Master of light receives the Annual Award

22 January 2019

Professor Sergey I. Bozhevolnyi is a pioneering figure in the field of nanooptics. The Russian-born Danish top-scientist is credited with identifying dozens of phenomena and concepts, and now he is the latest recipient of the Villum Kann Rasmussen Annual Award in Science and Technology 2019.

Sergey I. Bozhevolnyi has established himself as a world-leading researcher focusing on the interaction of light with nanostructures and the control of light at the subwavelength scale.

As the founding father of nanooptics on the international scene and affiliated with Danish universities for more than 25 years, Sergey I. Bozhevolnyi has made a significant contribution to Danish science.

About Sergey I. Bozhevolnyi

  • Born in 1955 in Russia
  • M. Sc. in Physics (1978) (Quant. Electronics), Moscow Institute of Physics and Technology, Russia
  • Ph.D. in Physics (1981) (Integrated Optics), Moscow Institute of Physics and Technology, Russia
  • Relocated to Denmark in 1991

  • Dr. Scient. (1998) (Near-Field Optics), University of Aarhus, Denmark

  • Assistant Professor (1992-1994), Associate Professor (1994-2002) and Professor (2003-2010), Aalborg University
  • Associate Research Professor (1998-1999), Technical University of Denmark
  • Professor and Head of the Centre for SDU Nano Optics, Mads Clausen Institute, University of Southern Denmark (2008-present).

Read more about Sergey I. Bozhevolnyi, SDU

He is Head of the Centre for Nano Optics, Mads Clausen Institute, University of Southern Denmark – and the latest recipient of the Villum Kann Rasmussen Annual Award in Science and Technology.

 “We are proud to be able to recognise as brilliant a researcher as Sergey I Bozhevolnyi. His ability to carry out world-class basic research has given rise to a wealth of applications that may prove critical for the development of new nano and quantum technologies. There is good reason to be proud that Professor Bozhevolnyi has chosen to carry out his research at Danish universities,” says Jens Kann-Rasmussen, Chair, VILLUM FONDEN.

Highly cited pioneer and master of light

Professor Sergey I. Bozhevolnyi has transformed his specific field of research through a series of groundbreaking papers. When he began his research in the late 1990s, only a handful of papers about nano-optics had been published.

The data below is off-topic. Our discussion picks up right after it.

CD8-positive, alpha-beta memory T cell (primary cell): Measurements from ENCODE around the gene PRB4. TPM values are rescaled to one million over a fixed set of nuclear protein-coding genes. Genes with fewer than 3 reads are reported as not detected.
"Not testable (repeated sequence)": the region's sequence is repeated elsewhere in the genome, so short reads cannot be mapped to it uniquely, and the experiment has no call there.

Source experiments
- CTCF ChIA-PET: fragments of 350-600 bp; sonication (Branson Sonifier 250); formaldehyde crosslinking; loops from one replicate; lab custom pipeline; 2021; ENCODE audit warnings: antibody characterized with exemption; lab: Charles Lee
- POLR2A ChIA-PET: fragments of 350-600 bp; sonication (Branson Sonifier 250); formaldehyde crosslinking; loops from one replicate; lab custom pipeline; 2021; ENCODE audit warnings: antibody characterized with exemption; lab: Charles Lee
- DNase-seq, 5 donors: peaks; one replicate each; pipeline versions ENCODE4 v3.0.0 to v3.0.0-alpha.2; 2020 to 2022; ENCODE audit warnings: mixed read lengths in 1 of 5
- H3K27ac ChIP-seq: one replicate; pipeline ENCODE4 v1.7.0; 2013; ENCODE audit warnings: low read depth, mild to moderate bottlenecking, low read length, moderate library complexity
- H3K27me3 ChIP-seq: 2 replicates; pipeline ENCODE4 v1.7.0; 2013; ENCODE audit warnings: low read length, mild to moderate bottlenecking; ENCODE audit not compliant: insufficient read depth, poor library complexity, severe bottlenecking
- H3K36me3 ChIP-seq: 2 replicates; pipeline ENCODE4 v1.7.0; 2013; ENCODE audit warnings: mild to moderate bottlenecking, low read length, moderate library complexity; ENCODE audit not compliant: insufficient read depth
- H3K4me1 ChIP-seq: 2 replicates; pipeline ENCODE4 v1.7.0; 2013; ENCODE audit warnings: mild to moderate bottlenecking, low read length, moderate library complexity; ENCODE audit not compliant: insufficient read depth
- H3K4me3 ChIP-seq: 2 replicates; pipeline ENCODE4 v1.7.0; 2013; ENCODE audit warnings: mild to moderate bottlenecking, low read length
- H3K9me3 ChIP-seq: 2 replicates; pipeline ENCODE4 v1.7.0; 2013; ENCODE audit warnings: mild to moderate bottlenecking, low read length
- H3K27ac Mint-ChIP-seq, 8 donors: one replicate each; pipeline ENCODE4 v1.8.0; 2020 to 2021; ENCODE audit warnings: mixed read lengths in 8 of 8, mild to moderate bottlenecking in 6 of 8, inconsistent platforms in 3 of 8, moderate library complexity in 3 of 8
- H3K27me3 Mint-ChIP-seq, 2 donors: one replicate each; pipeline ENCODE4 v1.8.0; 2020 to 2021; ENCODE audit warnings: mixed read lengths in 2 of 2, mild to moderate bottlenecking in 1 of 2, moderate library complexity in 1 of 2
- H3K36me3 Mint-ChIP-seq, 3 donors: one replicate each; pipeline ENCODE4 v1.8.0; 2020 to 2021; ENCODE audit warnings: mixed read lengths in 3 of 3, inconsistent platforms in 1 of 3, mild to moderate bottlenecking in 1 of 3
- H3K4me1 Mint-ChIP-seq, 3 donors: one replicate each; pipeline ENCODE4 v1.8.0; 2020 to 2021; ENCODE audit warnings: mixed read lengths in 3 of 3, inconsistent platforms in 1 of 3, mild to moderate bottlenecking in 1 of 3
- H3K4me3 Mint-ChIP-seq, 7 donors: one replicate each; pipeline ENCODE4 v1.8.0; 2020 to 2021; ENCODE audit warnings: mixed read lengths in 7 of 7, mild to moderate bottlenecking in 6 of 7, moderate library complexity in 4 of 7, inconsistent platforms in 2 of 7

Today, more than 5,000 papers about the topic are published each year, many of which cite Professor Bozhevolnyi’s publications, and which is why he, for the second year running, is ranked by Clarivate Analytics as one of the world’s most cited researchers. He is truly a pioneer and master of light.

Sergey I. Bozhevolnyi receives The Villum Kann Rasmussen Annual Award 2019. Photo: Simon Knudsen

“I am grateful for this tremendous accolade, and honoured to be added to the long list of excellent researchers who received the Annual Award before me. This is something I never imagined would happen when I came to Denmark 27 years ago,” Professor Bozhevolnyi says.

Solar panels, nanocolours and quantum computing

Sergey I. Bozhevolnyi’s research has paved the way for remarkable new phenomena and possibilities in the development of nanophotonic components.

The projects he and his research team at SDU Nano Optics are working on include using metallic nanostructures as a highly efficient means of converting light into electricity. Their findings could lead to the development of a new way to make solar panels.

Their research has also broken new ground when it comes to controlling circuits at the nanoscale, which could prove decisive for the development of quantum computing.

“Information is sent over the internet at the speed of light, but your computer processes it with slow electronic circuits. That creates a bottleneck we are trying to eliminate,” Professor Bozhevolnyi says.

Professor Bozhevolnyi’s research has also shown new ways of colouring without dye or pigment using nanostructures to induce structural colours. Structural colouring is the production of colour by surfaces that have microstructure fine enough to interfere with visible light – a process seen in nature in peacock feathers and butterfly wings. 

With a resolution of over 100,000 pixels per inch, this process has an endless number of potential applications, including massively reducing the amount of space it takes to store large amounts of data.

The man who makes the magic happen

Portrait of Sergey I. Bozhevolnyi


The Annual Award was presented at a ceremony on January 23, 2019 in Copenhagen. Jens Kann-Rasmussen, Chair of VILLUM FONDEN with Sergey I. Bozhevolnyi.

If you have any questions, please contact:

Thomas Bjørnholm
Executive Chief Scientific Officer, professor, VILLUM FONDEN
+45 28 75 18 35


Professor Thomas Bjørnholm is responsible for the foundation’s research programmes in technical and natural sciences.
Previously Thomas Bjørnholm was Prorector for Research and Innovation and Deputy Rector at the University of Copenhagen with overall responsibility for research and innovation across all disciplines at the university.

He is a professor of Materials Chemistry and the founding director of the Nano-Science Center at the University of Copenhagen.

Thomas Bjørnholm is a member of the Royal Danish Academy of Sciences and Letters, the Danish Academy of Technical Sciences and he has served on numerous boards and committees.

As a scientist, he has published more than 200 articles in scientific journals and books including contributions to the highly-recognized journals Nature and Science. He has given more than 150 invited talks at conferences and research institutes around the world and received research awards, including the Ole Rømer Foundation Award, the Ellen & Niels Bjerrum Award and gold medal, and the Director Ib Henriksen Award.

See more extensive CV